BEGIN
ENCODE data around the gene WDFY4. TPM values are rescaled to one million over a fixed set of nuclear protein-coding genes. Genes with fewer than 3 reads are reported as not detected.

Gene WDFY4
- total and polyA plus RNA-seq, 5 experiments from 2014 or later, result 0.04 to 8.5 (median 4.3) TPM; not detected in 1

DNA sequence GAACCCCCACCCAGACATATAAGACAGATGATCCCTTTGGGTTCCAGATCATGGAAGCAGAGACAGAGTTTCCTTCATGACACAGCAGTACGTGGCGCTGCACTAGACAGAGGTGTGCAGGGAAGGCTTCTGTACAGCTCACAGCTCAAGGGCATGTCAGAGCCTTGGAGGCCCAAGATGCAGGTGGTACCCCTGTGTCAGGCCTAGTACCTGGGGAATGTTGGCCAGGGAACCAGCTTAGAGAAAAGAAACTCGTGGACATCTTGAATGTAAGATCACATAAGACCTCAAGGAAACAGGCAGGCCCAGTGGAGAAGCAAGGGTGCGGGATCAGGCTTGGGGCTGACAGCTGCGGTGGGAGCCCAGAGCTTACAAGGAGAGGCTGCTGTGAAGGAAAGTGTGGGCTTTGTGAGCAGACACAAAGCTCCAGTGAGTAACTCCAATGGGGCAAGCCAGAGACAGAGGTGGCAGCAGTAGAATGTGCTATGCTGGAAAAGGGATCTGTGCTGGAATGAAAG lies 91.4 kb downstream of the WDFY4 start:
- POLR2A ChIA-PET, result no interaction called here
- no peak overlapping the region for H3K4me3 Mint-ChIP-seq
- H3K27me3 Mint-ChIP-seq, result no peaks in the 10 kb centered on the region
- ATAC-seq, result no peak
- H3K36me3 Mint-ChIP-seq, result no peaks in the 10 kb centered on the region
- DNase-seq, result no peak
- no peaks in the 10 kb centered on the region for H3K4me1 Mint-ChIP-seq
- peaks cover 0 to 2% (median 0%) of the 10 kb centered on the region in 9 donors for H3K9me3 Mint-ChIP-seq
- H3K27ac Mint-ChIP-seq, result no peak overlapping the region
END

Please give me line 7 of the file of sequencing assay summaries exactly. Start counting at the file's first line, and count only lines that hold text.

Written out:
- H3K27me3 Mint-ChIP-seq, result no peaks in the 10 kb centered on the region